I would love if personals were more honest. I understand the peacock preening and the putting your best foot forward, but that doesn’t interest me. I want to know what you’ll be like when times are tough and you’re not in a good place. In other words, I want to kick the tires and look under the hood before buying the car. It’s one reason I hate dating. You put on a fancy dress, and you recount stories that will dazzle your date. I do know you can’t just unload all your baggage on the first date, otherwise you’ll send the other person running to the hills, but it just seems so artificial and fakey to me. Then again, I haven’t been on a proper first date in several years, and I’m not sure I’d know how to act on one if the opportunity ever presented itself again.

Frankly, I don’t want to date anyone. I’ve never liked it, and I’d prefer not to do it again. I like it better when I just fall into a relationship with someone I already know because then I don’t have to take them out for a test run. Being in a relationship with someone is not the same as being friends, but there are less nasty surprises to discover. You know the person in more than a superficial way, and you know if they put the toilet paper roll on the wrong way. It’s a shortcut to the whole dating thing, which suits me because I’m lazy.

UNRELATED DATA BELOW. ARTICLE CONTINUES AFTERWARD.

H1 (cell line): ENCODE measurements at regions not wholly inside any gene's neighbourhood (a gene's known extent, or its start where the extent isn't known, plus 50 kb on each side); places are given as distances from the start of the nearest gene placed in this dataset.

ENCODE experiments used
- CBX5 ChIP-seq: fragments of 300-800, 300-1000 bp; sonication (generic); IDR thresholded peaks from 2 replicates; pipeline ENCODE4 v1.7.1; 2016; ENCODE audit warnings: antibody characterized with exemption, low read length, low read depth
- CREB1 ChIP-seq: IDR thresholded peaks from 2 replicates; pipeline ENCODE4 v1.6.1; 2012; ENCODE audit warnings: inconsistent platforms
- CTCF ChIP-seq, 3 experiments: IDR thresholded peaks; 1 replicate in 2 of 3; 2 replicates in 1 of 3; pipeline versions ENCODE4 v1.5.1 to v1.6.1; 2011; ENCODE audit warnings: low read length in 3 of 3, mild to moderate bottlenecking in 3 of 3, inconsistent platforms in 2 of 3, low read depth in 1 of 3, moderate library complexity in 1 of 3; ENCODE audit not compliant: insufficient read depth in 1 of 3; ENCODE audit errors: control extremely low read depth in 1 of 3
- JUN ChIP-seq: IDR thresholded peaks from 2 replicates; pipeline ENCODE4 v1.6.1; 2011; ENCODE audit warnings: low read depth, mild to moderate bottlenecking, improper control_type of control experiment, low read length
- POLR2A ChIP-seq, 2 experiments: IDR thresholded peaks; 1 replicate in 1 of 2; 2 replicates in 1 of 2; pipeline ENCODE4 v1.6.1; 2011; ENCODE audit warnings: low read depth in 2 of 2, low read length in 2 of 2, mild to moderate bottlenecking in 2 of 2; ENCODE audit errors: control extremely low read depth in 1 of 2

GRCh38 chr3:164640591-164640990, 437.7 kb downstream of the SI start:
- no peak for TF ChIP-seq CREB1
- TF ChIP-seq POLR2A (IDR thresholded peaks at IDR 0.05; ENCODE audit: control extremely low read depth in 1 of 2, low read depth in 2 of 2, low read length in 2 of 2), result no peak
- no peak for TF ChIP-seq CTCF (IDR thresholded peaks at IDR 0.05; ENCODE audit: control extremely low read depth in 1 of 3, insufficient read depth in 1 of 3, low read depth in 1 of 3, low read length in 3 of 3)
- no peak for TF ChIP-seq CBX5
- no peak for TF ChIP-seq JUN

So, back to the NYT piece. To me, the piece isn’t successful as a personal ad placed by a dying woman for her husband, but it  is successful as a love letter from a dying woman to her husband. It’s clear that she loves him with all her heart and that a lot of her grief is that she isn’t going to be able to spend more time with him. It’s a triumph of love, and that’s what I’ll remember it for. I truly wish she never had to write it.

 

 

*I have always wanted more sex than my (male) partners. It’s another post for another day.